Week 3

Interesting week to begin considering how to design a class. Spent the whole summer “evergreening” a course series we built last year to bring the content up to date. The thing has been complete for a couple of weeks but I can’t get sign-off from busy people and began distractedly downloading articles like, “How Leaders Kill Meaning at Work” from the McKinsey Quarterly and have been sent home for 2 weeks to recover from burn out.

As a cure for being seasonally marinated in tepid pedagogy I’ve decided to create my own course on: I’m not sure what.

As someone untrained in instructional design it may be that I have no business dabbling in the field. And yet, I am immersed in the field; exposed to the politics; mediate between resisters, keeners, administrative requirements, absurd to sublime theories of how humans learn; and have now been driven quite batty by the whole process so why not dive right in?

First thought is to create an course on how courses are built from the standpoint of someone who never did well in school. “Why Can’t I Get This?” or “A Million Misunderstandings” could be titles for a tour through theory, evidence and pure speculation that would humanize learning. In some ways this resembles those “strategies for being a better student” guides except for part where you are required to capitulate.

To the title again I am inspired by the following passage from the Wizard of Oz. It speaks to the chance to revisualize “school” through online education.

“I want you to fly me to Kansas,” said Dorothy.

But the Monkey King shook his head.

“That cannot be done,” he said. “we belong to this country alone, and cannot leave it. There has never been a Winged Monkey in Kansas yet, and I suppose there never will be, for they don’t belong there. We shall be glad to serve you in any way in our power, but we cannot cross the desert. Good-bye.”

Now I have to figure out the guiding principals.

Inspiration #3 = Thinking about a lack of thinking

“I always wonder about Dewey’s tart comment in Democracy & Education that no one has satisfactorily explained why children enter school with more questions than when they leave it.”

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Comments

  • Helen Crump  On September 26, 2012 at 8:54 AM

    I enjoyed reading your post and the link to the article “thinking about a lack of thinking” was an enjoyable and worthwhile read too.

    Have you hit on the ‘guiding principle’ for your ‘course’ yet? I’ve selected a textbook that comes with a handy companion website. If you can identify anything similar and suitable in the area you’re interested in, it’s not a bad place to start as it provides a ready made structure and some level of content already.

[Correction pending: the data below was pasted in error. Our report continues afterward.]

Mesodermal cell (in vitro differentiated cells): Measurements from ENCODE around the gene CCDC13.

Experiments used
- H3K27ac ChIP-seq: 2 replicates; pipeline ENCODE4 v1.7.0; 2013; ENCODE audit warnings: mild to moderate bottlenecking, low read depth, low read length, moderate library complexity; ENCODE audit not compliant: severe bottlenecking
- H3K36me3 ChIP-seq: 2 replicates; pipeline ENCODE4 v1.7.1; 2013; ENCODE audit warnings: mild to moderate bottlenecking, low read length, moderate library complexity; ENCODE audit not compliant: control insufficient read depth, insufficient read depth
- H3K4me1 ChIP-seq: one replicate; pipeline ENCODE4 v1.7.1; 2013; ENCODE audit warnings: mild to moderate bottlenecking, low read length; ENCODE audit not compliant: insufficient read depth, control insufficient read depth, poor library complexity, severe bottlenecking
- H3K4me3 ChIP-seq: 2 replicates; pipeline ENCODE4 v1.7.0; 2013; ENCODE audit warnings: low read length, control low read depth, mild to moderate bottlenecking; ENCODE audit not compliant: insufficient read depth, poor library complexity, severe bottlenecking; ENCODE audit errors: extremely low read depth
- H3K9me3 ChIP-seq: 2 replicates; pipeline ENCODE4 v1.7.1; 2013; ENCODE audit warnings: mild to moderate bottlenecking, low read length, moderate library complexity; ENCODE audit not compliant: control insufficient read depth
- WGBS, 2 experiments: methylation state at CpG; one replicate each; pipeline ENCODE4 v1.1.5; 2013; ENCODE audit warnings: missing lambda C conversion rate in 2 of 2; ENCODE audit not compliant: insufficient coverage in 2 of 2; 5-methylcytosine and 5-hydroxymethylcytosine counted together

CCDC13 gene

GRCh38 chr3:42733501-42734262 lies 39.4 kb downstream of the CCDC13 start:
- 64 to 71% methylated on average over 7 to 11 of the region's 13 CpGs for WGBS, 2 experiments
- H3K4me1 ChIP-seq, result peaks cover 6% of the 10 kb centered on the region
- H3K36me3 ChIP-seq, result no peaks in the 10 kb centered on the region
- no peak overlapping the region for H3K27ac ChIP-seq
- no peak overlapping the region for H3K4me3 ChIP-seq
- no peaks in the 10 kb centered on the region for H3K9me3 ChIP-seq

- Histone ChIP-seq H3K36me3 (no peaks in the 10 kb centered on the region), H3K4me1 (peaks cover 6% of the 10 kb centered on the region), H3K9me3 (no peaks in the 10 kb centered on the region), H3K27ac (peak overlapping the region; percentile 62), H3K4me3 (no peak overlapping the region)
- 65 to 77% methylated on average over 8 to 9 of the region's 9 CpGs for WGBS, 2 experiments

So, to thoughtful thinking and productive designing. Good luck with your project.

    • Scott Johnson  On September 26, 2012 at 10:27 AM

      Hi Helen, almost ran into each other commenting on blogs. Not really settled on guiding principal though I think a respectful and self-paced introduction to online teaching for existing teachers is close to the principal. Our instructors are extremely adept at teaching an underserved student base that themselves are unfamiliar with technology. In addition, these students have declared a desire to study in their own communities which new teachers are rightfully hesitant to visit. Teaching online is a really good alternative here for a hundred other reasons too but the first barrier is to bring the teachers in and they are totally unconvinced the delivery method will work. Very personal stuff here.

      For a “text” I’m thinking of ‘Cultivating Communities of Practice’ by Wenger, McDermott and Snyder. Etienne Wenger and Jean Lave wrote ‘Situated Learning: Legitimate peripheral participation’ which was the only useful teaching theory book I ever read while training apprentices. Was reintroduced to Wenger through Jenny Connected which is Jenny Mackness’ blog. The book is actually laid out in a structured order—all I have to do is read it. (Not sure how to put a link in this reply. Jenny is at: http://jennymackness.wordpress.com/2012/09/03/the-challenge-of-openness-in-small-moocs/ )

      Looked at the portfolio mention in Ko and Rossen and it appears useful for self-discovery as well as assessment. Have to be very careful not to make this “course” seem like a test of willingness to “cooperate with management.” These teachers will not play if they sniff compromise as a hidden agenda here. For older teachers, the move to online is considered a threat I think mostly because it’s been shoved at them by people who have no idea what teaching actually is.

      One suggestion. Any discussion area that is promoted as student only should be labeled as not monitored by the instructor. Or admin set up a Yammer discussion area to “tap into the value of social knowledge” among staff and then immediately issued a rule on time spent “chatting” followed by a rant from the president on speaking “against” his ideas. It is now a digital silent contemplation zone. If the area doesn’t feel like it belongs to the students, they won’t express any real concerns there.

      Thank for getting my thoughts started.

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